What is the role of sympathetically maintained pain (SMP) in the pathogenesis of complex regional pain syndrome (CRPS)?

Updated: Jun 20, 2018
  • Author: Gaurav Gupta, MD; Chief Editor: Stephen A Berman, MD, PhD, MBA  more...
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Answer

For decades, CRPS was thought to be caused by SNS hyperactivity, and the pain experienced by those who suffer from CRPS was believed to be SMP. SNS involvement in CRPS is supported clinically by the presence of abnormal patterns in skin temperature, skin color, and sweating in the affected extremities. Surgical and chemical sympathectomy can relieve pain in some cases. However, under normal physiological circumstances, there is no interaction between the sympathetic and peripheral afferent nociceptive neurons. [14, 1, 25, 26, 27] Furthermore, multiple discrepancies undermine the possibility of SNS involvement. These discrepancies include the following: (1) plasma catecholamine concentrations are lower in CRPS-affected limbs [28, 29] , (2) most CRPS patients do not obtain significant or lasting pain relief from sympathetic blocks [30, 31] , and (3) skin temperature does not correlate with the activity of sympathetic vasoconstrictor neurons. [32]

To explain these incongruities, the pathophysiology of SMP was hypothesized to involve an abnormal coupling between sympathetic efferent and nociceptive afferent neurons. [33] Two possible conditions may lead to pathological coupling: interactions between sympathetic efferents and intact or regenerating peripheral nociceptive C-fiber neurons, or between sympathetic vasoconstrictor neurons and afferent somata within the dorsal root ganglion (DRG). [34]

This coupling is mediated by norepinephrine, which is released from newly expressed sympathetic terminals and adrenoreceptors onto afferent nociceptive neurons. Indeed, increased mRNA for alpha-2-adrenoreceptors has been demonstrated in DRG neurons following a nerve injury. [35] Therefore, an increased number of targeted and functionally upregulated adrenoreceptors on lesioned nociceptive afferents, which has been demonstrated, would explain how reduced SNS activity in CRPS is capable of maintaining pain. [26, 1]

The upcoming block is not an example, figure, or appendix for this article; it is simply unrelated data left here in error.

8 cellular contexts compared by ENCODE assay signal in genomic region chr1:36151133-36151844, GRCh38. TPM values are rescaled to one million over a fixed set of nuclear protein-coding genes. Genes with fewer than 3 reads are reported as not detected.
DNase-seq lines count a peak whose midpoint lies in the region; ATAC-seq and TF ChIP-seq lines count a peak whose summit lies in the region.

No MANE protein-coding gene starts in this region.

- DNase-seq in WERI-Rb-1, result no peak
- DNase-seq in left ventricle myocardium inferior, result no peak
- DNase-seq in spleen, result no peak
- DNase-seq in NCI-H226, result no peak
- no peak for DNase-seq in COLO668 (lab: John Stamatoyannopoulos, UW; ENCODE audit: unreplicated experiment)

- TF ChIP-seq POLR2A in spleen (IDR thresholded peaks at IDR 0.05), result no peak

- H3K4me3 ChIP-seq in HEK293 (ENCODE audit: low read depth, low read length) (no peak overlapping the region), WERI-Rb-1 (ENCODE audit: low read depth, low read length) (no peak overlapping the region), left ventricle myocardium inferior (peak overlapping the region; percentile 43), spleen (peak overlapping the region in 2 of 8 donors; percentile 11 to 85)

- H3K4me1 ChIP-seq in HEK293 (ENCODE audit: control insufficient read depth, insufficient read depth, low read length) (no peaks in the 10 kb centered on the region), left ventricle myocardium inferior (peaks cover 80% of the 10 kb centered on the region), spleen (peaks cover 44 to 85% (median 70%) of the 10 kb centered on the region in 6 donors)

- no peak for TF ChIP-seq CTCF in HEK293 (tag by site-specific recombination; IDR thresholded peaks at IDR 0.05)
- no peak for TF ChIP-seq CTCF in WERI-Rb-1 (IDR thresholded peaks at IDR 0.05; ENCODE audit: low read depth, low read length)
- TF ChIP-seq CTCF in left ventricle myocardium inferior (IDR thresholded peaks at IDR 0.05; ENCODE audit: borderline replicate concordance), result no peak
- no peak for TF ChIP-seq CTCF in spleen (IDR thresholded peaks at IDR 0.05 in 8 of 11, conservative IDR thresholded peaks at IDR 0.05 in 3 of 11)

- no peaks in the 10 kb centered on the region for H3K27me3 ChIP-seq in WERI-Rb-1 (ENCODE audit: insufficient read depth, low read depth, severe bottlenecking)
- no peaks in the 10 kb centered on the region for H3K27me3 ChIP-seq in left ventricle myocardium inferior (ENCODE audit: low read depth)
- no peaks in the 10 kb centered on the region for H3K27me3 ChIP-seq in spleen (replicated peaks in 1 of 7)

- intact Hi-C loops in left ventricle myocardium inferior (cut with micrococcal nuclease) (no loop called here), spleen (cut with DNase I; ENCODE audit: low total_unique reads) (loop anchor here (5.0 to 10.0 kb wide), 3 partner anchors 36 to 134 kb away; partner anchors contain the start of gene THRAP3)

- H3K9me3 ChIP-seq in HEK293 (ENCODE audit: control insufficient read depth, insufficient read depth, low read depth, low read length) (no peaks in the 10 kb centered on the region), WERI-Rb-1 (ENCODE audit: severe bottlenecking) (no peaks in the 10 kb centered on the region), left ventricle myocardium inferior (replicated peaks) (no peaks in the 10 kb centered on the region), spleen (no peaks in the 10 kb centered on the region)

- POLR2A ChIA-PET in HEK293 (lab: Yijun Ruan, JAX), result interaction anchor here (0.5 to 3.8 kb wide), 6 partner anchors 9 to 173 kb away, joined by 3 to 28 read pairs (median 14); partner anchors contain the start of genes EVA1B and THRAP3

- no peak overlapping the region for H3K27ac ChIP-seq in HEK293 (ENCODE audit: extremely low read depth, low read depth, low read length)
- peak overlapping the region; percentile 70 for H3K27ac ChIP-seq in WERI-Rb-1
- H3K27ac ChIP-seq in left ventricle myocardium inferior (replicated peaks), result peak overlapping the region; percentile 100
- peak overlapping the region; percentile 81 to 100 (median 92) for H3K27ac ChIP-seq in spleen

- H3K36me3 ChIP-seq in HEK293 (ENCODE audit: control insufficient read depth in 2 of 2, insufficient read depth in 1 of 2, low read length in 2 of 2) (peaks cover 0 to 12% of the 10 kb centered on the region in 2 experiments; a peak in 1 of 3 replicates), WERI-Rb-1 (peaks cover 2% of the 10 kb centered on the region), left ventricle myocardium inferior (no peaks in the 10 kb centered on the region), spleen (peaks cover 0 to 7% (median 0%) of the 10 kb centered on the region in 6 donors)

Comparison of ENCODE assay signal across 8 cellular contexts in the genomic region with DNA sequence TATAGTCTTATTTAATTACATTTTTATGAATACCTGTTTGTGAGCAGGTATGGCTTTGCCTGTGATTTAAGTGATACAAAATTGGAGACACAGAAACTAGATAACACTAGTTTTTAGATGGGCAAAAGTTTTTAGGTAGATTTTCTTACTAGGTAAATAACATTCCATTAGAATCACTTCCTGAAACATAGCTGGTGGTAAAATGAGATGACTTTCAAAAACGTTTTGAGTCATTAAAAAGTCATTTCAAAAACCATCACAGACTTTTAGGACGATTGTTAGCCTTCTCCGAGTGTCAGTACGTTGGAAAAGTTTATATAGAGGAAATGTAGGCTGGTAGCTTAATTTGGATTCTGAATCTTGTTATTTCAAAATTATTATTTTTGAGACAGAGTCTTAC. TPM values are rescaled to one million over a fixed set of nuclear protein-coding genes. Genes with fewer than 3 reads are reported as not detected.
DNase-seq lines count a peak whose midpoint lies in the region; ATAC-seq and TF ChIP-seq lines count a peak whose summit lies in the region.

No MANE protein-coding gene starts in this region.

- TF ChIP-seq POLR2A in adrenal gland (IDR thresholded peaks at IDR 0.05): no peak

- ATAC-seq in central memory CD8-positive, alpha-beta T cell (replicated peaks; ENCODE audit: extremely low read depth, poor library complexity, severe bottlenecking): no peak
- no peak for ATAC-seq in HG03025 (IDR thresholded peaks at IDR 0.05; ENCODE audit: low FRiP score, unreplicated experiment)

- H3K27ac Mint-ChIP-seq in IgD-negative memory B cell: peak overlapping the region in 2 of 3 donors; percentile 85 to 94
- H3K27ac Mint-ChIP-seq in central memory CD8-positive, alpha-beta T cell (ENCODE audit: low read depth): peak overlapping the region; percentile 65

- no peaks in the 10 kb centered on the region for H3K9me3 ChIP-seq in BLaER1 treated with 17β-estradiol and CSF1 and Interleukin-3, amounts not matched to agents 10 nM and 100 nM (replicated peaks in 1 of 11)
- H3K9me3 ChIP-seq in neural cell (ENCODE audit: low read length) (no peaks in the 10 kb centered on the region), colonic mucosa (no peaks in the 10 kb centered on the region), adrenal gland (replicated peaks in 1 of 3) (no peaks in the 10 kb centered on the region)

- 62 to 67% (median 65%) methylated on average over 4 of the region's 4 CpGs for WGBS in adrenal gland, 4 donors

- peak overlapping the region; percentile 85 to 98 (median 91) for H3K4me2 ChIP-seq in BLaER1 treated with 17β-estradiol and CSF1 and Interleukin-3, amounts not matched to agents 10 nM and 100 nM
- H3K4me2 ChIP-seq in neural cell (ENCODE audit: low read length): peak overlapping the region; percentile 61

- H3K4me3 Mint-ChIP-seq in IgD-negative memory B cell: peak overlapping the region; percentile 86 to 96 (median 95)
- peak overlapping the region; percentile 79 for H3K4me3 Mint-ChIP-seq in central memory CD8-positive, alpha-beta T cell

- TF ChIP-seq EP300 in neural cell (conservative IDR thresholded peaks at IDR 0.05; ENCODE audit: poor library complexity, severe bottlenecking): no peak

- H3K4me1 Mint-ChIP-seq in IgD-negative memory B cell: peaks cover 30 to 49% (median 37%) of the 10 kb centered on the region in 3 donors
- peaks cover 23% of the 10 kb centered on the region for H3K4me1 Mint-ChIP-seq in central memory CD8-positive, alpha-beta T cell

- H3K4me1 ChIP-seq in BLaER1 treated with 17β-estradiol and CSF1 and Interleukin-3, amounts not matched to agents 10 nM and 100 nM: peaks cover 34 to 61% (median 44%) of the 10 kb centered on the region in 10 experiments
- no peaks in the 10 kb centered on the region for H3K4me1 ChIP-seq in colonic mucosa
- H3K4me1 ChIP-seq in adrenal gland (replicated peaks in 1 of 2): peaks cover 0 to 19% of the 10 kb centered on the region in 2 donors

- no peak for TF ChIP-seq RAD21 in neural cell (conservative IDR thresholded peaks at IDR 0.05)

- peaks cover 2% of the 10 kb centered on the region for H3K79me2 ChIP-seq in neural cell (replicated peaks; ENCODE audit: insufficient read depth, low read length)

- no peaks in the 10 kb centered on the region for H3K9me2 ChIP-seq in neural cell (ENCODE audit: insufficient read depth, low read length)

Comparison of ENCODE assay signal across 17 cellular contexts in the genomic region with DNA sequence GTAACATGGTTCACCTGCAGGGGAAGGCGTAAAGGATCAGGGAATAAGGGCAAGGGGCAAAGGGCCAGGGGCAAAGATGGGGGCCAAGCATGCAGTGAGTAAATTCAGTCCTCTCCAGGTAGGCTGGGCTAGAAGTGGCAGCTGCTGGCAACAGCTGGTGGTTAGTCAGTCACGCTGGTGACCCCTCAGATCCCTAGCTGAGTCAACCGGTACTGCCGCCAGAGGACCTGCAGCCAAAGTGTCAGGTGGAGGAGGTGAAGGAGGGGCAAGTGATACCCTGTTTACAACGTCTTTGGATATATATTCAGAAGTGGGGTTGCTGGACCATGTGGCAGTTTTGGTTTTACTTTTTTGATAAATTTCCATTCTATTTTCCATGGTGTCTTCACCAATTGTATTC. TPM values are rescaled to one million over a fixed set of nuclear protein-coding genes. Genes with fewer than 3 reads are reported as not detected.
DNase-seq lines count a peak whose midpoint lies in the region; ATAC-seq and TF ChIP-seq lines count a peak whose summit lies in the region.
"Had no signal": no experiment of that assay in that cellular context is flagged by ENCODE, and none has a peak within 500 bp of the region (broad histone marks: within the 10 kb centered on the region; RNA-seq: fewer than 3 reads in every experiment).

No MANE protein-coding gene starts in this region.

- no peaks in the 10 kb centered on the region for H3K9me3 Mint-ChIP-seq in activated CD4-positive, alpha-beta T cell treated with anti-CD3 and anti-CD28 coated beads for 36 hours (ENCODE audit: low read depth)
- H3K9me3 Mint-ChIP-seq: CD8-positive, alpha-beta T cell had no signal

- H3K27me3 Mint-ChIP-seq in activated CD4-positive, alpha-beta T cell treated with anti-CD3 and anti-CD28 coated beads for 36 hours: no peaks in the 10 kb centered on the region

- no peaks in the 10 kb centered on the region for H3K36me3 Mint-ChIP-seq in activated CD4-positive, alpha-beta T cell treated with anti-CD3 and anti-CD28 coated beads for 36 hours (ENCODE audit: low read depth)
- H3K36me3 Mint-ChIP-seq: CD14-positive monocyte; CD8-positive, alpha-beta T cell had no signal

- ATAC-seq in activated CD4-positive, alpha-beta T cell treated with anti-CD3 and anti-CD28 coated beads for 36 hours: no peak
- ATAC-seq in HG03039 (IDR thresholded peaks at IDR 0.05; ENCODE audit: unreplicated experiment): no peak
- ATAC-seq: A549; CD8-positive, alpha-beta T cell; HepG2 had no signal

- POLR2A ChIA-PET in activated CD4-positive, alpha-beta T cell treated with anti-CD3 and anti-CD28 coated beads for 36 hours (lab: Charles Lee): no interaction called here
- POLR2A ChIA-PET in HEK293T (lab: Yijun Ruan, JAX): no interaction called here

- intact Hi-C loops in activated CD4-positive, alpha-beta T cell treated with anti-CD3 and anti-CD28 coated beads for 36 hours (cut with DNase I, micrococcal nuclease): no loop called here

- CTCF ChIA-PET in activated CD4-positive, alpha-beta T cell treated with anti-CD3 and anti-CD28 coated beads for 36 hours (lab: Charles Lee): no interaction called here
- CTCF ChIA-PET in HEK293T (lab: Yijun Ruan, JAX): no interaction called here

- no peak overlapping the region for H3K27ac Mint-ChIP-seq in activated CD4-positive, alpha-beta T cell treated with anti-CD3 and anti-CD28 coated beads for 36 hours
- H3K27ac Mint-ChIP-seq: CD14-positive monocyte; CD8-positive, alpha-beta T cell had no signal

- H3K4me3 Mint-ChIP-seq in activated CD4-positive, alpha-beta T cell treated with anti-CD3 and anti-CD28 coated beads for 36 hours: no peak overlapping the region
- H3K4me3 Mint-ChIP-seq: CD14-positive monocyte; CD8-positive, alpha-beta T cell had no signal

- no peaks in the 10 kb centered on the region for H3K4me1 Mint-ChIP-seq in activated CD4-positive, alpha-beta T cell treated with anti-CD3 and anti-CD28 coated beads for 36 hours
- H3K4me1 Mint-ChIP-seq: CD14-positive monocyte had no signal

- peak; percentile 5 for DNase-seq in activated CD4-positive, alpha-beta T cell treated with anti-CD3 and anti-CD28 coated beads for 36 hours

Evidence suggests that early autonomic symptoms and signs of CRPS are indicative of CNS dysfunction. [36] Wasner et al suggest that warmth of the affected extremity in the early stages of CRPS I is caused by the functional inhibition of central cutaneous vasoconstrictor activity, leading to cutaneous vasodilation. [27] However, over time, this inhibition may lead to adrenergic hypersensitivity from peripheral denervation and/or sympathetic denervation.

Thus, in CRPS I, the early inhibition of central cutaneous vasoconstrictor activity leads to vasodilation in the denervated area causing it to feel warm. The later increased sensitivity to circulating catecholamines due to upregulation of cutaneous adrenoreceptors causes vasoconstriction and coolness. Interestingly, studies of direct nerve injuries (CRPS II) show the same results. Initially, vasodilation is present within the denervated area, causing the skin adjacent and on the same side to become abnormally warm at first and then change to a chronically cold status. Other mechanisms include an increased density of cutaneous α-adrenoreceptors and a pathological upregulation of α-adrenergic receptors. [14, 1, 31, 25, 33, 34, 35, 36, 27]

Based on recent clinical studies, patients with neuropathic pain presenting with similar clinical signs and symptoms can be clearly divided into 2 groups by the positive and negative effects of selective sympathetic blockade, selective activation of sympathetic activity, and antagonism of α-adrenergic receptor mechanisms. [37] Pain relieved by sympatholytic procedures is considered to be SMP. SMP is now defined as a symptom or underlying mechanism in a subset of patients with neuropathic disorders. CRPS is one such neuropathic disorder. However, SMP is not a clinical entity per se. Nor is it a sine qua non for CRPS as was previously believed. Thus, the positive effect of sympathetic blockade is not essential for the diagnosis of CRPS. On the other hand, the only way to differentiate between SMP and sympathetically independent pain (SIP) is to test the efficacy of a correctly applied sympatholytic intervention. [38]


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